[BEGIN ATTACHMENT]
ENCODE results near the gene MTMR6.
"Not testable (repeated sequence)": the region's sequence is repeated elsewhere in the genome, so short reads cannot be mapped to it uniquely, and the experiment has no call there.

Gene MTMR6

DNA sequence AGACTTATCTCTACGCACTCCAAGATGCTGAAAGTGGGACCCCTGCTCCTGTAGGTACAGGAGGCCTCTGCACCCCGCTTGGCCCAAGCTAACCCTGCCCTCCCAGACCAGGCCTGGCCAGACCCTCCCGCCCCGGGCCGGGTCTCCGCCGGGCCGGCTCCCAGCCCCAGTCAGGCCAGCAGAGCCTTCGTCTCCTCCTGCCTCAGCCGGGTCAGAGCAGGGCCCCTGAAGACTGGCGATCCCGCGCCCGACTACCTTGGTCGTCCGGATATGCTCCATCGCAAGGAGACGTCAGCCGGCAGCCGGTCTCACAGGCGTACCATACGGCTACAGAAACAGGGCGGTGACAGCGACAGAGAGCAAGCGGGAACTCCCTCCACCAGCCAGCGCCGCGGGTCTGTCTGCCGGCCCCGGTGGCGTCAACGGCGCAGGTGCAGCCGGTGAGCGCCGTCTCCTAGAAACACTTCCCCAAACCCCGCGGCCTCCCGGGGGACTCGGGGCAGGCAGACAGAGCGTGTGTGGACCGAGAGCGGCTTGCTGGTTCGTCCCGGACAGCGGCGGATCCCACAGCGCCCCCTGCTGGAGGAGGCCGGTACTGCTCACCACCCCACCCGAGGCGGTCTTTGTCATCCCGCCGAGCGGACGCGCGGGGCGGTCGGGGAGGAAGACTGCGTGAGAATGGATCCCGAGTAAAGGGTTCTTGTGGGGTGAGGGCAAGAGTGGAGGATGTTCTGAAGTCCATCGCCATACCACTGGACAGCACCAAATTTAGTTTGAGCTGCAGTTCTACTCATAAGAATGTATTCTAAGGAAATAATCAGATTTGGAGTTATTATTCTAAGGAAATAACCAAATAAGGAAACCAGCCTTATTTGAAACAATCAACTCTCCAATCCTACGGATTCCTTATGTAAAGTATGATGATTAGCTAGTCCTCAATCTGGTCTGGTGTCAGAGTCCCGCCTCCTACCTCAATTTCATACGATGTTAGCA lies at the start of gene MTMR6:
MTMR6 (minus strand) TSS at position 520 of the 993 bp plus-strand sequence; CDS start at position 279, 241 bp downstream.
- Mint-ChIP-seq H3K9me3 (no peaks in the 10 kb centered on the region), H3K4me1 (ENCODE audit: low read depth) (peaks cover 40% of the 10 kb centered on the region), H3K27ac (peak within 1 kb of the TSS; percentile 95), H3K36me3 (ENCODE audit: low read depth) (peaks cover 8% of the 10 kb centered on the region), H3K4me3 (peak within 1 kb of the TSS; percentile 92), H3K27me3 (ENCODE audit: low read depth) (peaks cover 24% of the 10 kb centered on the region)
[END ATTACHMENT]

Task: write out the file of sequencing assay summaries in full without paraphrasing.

ENCODE results near the gene MTMR6.
"Not testable (repeated sequence)": the region's sequence is repeated elsewhere in the genome, so short reads cannot be mapped to it uniquely, and the experiment has no call there.

Gene MTMR6

DNA sequence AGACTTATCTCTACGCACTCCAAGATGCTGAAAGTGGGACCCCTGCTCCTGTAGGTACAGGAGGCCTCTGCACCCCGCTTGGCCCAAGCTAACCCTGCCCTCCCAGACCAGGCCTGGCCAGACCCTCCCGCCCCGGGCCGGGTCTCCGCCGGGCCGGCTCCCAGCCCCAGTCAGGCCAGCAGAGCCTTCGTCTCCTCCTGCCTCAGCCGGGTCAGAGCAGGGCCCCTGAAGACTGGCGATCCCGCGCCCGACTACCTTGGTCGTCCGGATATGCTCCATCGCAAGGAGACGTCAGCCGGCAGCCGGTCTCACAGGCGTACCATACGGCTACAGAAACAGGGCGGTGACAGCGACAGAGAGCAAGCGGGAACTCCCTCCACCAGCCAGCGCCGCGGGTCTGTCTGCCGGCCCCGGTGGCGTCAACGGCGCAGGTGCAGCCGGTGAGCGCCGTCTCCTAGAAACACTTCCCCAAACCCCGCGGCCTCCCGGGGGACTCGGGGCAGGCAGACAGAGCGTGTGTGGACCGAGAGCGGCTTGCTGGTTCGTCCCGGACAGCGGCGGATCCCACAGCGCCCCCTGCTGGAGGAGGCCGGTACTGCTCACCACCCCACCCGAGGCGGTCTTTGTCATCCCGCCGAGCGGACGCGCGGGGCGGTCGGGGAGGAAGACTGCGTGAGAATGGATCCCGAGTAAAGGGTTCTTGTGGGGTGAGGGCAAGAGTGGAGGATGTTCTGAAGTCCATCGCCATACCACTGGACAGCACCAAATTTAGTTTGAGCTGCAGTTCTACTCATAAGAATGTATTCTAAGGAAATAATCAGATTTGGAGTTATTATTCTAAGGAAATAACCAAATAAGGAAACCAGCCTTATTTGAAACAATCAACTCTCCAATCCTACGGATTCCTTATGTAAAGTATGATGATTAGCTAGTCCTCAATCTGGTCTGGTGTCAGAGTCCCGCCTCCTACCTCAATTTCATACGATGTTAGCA lies at the start of gene MTMR6:
MTMR6 (minus strand) TSS at position 520 of the 993 bp plus-strand sequence; CDS start at position 279, 241 bp downstream.
- Mint-ChIP-seq H3K9me3 (no peaks in the 10 kb centered on the region), H3K4me1 (ENCODE audit: low read depth) (peaks cover 40% of the 10 kb centered on the region), H3K27ac (peak within 1 kb of the TSS; percentile 95), H3K36me3 (ENCODE audit: low read depth) (peaks cover 8% of the 10 kb centered on the region), H3K4me3 (peak within 1 kb of the TSS; percentile 92), H3K27me3 (ENCODE audit: low read depth) (peaks cover 24% of the 10 kb centered on the region)